Terror threat to Ireland in renewed focus after Manchester bombing

While Armed Support Units play deterrent role, debate around security is often vague

Each time there has been a terror attack in France, the UK or other parts of Europe in recent years, a worried though often vague debate ensues in Ireland. That pattern continued on Tuesday in the wake of the Manchester attack.

Taoiseach Enda Kenny said he would be speaking with Garda Commissioner Nóirín O’Sullivan about “security arrangements” and the threat to Ireland would be “monitored”.

Tánaiste and Minister for Justice Frances Fitzgerald said the Irish authorities were involved in "intensive and ongoing" co-operation with international law enforcement agencies.

However, of late rank-and-file gardaí have publicly expressed their concern about the force’s ability to cope if an attack occurred.


The Garda Representative Association (GRA) last month used the occasion of its annual delegate conference to call for anti-terrorism training for all members of the Garda, not just specialist units.

It believed even basic training was needed in directing crowds after any major incident and in sealing off and clearing public areas at times of risk. The GRA also revealed that as few as three armed Garda members were on duty at any one time at Dublin airport.

Inspiring confidence

The remarks did not inspire confidence.

The Gara Commissioner insisted a range of specialist Garda units were long skilled in tracking terrorists. And she also pointed to the fact new armed units had been rolled out in the regions and in Dublin of late.

The new Armed Support Unit for Dublin has in the last 12 months begun roving patrols at both the airport and Dublin Port. Those new tours followed concerns expressed by the British authorities in late 2015 that the benign security environment at the port and airport posed a risk to security in the UK.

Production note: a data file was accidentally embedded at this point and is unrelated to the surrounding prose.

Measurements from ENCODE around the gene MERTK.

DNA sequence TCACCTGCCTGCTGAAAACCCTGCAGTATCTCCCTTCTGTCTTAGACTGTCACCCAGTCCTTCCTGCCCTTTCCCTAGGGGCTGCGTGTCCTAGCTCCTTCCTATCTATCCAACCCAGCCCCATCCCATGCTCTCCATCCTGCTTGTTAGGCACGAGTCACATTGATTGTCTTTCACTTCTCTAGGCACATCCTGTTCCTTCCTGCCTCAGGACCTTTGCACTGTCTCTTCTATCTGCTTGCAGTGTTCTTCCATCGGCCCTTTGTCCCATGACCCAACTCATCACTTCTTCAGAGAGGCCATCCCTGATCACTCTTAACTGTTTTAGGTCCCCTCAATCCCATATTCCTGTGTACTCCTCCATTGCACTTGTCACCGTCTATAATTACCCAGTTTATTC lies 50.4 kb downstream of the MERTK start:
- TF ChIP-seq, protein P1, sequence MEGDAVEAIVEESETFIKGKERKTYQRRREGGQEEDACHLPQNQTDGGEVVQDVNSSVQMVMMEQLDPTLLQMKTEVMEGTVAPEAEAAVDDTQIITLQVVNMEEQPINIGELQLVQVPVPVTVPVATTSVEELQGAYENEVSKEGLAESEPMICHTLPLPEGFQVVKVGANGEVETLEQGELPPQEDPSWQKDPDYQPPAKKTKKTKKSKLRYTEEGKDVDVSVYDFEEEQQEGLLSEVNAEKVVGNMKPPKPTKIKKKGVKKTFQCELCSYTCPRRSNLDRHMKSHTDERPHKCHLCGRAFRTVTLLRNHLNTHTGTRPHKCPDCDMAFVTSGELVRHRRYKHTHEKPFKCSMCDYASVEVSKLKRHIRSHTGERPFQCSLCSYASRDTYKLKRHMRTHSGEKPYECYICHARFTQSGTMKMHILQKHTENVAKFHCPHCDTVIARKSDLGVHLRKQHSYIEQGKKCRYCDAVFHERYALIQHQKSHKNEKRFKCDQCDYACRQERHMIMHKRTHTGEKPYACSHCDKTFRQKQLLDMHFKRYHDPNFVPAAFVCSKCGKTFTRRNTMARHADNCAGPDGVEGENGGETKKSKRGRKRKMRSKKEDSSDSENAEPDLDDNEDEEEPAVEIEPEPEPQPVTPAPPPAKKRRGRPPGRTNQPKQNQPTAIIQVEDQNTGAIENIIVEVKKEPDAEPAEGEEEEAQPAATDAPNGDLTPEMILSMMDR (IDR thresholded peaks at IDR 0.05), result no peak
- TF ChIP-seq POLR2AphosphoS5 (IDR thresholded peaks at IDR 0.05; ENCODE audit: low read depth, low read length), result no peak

Senior Garda officers with decades of experience in fighting terrorism say the force is aware and prepared for “a constant battle and vigilance” in the face of international risks.

The same sources point to the deep infiltration of dissident republican groups by gardaí, and the foiling of attacks being planned by those groups, over the last two decades as proof of the Garda’s craft.

Several senior officers believed Ireland was more at risk of being used as a base by Islamist extremists supporting active terrorists abroad than of suffering a terrorist attack.

Lower threat

"The threat to us is more benign that other countries like Belgium and France, the UK," said one source. "We are not picking up information that suggests otherwise."

Another agreed: “We have had two operations this year where suspects were arrested and it was about fundraising for [Isis] terrorism abroad. And that is what you would be most afraid of.

"You are also never sure about some of these guys going abroad to fight – mainly in Syria or Iraq. And then what state is their mind in when they come back to Ireland?

“They [returning radicalised fighters] have been the big, big risk factor in other European countries. And that is the risk for Ireland, especially in time.

“But we know them, we’re watching them and we will keep watching them. We have experience and a lot of success doing that with our own home-grown groups and we have a lot of support and information from [law enforcement] abroad.”